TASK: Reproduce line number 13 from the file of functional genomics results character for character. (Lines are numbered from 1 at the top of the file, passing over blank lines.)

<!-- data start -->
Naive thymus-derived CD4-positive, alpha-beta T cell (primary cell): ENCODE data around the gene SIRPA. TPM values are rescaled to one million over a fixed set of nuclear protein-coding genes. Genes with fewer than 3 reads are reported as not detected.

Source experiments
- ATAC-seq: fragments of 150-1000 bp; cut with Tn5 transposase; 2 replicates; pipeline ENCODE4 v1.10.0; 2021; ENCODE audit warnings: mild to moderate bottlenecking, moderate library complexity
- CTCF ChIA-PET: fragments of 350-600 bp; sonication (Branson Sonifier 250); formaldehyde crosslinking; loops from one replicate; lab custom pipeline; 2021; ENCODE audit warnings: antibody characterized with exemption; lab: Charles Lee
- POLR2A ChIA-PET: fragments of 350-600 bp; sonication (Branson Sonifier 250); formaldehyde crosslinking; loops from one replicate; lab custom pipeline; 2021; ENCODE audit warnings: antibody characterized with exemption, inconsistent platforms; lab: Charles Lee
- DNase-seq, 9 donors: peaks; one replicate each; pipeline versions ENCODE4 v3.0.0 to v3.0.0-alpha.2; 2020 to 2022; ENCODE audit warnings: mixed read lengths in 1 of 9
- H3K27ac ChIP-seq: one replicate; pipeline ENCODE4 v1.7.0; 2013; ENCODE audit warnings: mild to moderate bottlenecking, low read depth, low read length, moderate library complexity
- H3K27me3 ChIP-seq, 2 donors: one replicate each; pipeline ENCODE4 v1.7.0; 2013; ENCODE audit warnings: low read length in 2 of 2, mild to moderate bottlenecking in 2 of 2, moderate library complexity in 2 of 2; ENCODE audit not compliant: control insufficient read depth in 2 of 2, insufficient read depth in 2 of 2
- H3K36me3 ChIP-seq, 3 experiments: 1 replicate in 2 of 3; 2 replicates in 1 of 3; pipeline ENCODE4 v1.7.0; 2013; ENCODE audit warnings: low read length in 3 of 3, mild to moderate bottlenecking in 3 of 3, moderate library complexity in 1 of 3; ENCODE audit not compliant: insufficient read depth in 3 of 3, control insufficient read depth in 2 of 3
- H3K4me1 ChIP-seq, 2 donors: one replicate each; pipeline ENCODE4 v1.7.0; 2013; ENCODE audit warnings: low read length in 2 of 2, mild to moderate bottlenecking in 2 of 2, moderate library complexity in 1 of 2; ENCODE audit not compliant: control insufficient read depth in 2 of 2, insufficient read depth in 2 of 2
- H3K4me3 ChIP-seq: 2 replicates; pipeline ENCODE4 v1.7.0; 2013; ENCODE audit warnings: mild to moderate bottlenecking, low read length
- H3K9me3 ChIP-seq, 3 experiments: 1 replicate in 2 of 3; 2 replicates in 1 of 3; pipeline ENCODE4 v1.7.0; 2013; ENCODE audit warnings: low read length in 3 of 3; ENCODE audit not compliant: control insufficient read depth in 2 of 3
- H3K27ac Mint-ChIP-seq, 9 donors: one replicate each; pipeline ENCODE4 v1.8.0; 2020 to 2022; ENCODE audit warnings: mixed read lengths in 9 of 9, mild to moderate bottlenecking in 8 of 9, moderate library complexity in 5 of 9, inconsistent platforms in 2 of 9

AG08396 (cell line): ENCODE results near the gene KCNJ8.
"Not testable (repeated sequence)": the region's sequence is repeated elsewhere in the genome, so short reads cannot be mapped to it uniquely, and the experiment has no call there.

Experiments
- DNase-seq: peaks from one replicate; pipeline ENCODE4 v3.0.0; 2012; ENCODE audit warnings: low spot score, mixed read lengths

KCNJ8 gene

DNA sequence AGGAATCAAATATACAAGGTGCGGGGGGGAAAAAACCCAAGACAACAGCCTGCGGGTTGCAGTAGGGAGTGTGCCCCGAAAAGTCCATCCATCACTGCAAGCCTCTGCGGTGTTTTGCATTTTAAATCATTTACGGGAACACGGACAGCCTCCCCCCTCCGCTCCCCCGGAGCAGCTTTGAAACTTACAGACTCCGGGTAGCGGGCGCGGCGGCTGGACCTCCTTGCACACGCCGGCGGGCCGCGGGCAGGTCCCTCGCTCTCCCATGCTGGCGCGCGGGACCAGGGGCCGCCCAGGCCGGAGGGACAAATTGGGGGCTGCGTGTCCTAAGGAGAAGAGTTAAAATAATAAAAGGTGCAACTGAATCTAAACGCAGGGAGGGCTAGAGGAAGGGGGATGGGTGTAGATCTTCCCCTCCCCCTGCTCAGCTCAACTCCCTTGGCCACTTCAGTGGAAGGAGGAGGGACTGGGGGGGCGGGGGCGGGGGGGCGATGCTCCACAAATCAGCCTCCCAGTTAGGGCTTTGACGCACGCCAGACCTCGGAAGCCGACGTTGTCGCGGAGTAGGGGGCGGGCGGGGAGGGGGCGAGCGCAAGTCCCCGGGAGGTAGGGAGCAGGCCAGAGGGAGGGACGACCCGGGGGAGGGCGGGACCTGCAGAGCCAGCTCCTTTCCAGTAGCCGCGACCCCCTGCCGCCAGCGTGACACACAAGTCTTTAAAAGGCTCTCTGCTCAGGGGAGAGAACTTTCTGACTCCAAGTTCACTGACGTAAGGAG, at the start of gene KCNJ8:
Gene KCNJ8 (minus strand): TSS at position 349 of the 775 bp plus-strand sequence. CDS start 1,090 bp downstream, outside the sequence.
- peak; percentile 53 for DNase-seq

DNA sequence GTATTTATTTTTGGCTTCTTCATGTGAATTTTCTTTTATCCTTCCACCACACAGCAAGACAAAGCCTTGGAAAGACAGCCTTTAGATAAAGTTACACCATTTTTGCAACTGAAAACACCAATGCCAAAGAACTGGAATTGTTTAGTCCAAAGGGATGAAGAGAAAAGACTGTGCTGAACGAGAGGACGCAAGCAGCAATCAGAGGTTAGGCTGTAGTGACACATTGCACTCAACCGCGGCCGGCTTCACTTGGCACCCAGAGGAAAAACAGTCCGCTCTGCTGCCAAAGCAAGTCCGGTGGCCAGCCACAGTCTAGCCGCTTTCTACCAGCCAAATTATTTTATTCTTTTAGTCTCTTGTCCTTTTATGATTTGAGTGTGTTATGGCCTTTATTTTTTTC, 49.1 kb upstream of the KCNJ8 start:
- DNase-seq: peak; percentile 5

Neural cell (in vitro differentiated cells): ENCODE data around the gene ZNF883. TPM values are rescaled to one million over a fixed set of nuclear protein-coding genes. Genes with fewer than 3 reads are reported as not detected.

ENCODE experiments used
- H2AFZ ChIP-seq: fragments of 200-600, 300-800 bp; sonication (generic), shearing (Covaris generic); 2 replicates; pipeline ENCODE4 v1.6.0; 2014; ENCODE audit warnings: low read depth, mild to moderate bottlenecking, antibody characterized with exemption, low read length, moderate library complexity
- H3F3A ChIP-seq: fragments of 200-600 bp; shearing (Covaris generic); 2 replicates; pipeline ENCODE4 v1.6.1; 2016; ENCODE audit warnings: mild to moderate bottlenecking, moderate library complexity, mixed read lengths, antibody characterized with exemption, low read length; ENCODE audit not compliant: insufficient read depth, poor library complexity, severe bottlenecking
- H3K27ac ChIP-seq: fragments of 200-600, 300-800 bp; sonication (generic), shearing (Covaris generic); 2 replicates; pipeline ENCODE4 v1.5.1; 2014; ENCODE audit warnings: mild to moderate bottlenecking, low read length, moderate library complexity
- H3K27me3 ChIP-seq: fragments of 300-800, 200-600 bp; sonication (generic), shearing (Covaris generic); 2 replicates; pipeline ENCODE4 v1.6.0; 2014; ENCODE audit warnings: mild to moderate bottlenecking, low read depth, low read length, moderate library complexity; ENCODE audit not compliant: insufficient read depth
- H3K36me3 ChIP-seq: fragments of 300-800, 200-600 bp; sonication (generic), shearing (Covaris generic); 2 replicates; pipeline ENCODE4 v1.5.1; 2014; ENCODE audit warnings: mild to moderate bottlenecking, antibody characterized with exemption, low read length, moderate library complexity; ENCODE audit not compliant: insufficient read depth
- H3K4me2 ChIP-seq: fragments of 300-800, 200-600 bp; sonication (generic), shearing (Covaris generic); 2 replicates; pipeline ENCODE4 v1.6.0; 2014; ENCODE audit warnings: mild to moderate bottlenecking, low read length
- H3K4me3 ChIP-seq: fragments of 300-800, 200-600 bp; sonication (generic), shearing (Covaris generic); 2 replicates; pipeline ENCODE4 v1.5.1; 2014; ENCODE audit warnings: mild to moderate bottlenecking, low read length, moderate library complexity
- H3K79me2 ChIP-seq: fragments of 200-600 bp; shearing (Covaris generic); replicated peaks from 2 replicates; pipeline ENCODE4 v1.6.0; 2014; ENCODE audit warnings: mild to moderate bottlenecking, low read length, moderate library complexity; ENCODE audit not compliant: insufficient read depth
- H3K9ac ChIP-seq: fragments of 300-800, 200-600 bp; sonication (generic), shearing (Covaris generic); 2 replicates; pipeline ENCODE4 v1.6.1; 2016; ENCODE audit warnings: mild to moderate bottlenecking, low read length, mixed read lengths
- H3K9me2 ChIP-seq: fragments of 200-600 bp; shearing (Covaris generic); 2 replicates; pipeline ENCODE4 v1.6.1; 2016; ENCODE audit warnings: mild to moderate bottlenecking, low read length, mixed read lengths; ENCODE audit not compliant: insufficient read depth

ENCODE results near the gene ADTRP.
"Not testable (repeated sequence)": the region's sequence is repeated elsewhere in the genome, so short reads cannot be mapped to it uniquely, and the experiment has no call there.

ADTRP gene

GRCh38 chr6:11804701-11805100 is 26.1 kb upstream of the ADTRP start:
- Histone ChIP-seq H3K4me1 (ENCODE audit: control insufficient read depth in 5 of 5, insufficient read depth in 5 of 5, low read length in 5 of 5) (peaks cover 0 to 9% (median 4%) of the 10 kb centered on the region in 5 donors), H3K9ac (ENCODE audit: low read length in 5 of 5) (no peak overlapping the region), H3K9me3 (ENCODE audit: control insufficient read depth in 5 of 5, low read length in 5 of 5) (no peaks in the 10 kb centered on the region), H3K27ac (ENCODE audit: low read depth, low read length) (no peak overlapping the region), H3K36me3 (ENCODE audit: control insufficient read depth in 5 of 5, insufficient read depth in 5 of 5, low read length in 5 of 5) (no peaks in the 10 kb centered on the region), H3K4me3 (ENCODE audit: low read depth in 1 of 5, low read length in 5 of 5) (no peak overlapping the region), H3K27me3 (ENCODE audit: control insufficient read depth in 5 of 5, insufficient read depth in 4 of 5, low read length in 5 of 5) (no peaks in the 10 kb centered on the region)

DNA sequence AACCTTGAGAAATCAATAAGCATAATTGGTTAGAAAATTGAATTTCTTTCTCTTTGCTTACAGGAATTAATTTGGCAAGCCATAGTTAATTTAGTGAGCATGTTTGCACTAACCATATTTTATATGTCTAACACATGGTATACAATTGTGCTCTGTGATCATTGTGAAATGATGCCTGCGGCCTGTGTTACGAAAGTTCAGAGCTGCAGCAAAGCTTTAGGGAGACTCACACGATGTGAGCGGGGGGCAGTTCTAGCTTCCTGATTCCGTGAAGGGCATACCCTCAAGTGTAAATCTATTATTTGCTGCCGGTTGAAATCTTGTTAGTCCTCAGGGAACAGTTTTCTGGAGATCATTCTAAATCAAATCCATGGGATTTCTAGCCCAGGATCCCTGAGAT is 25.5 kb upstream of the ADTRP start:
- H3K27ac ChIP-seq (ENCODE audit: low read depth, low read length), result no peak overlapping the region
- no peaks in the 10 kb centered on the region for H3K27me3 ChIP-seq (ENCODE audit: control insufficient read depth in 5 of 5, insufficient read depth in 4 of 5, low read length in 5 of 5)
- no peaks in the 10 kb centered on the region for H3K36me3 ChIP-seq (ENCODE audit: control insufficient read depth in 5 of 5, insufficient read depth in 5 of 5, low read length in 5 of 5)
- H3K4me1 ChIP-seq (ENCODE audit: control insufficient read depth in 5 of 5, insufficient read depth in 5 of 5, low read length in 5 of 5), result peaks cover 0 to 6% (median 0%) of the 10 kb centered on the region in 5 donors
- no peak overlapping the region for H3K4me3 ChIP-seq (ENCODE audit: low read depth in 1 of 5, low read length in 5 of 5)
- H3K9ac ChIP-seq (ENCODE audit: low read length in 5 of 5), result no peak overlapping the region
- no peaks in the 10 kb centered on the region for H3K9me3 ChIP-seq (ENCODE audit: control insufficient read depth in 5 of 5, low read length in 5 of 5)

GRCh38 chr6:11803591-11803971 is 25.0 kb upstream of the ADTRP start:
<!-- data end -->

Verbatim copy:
- H3K27ac Mint-ChIP-seq, 9 donors: one replicate each; pipeline ENCODE4 v1.8.0; 2020 to 2022; ENCODE audit warnings: mixed read lengths in 9 of 9, mild to moderate bottlenecking in 8 of 9, moderate library complexity in 5 of 9, inconsistent platforms in 2 of 9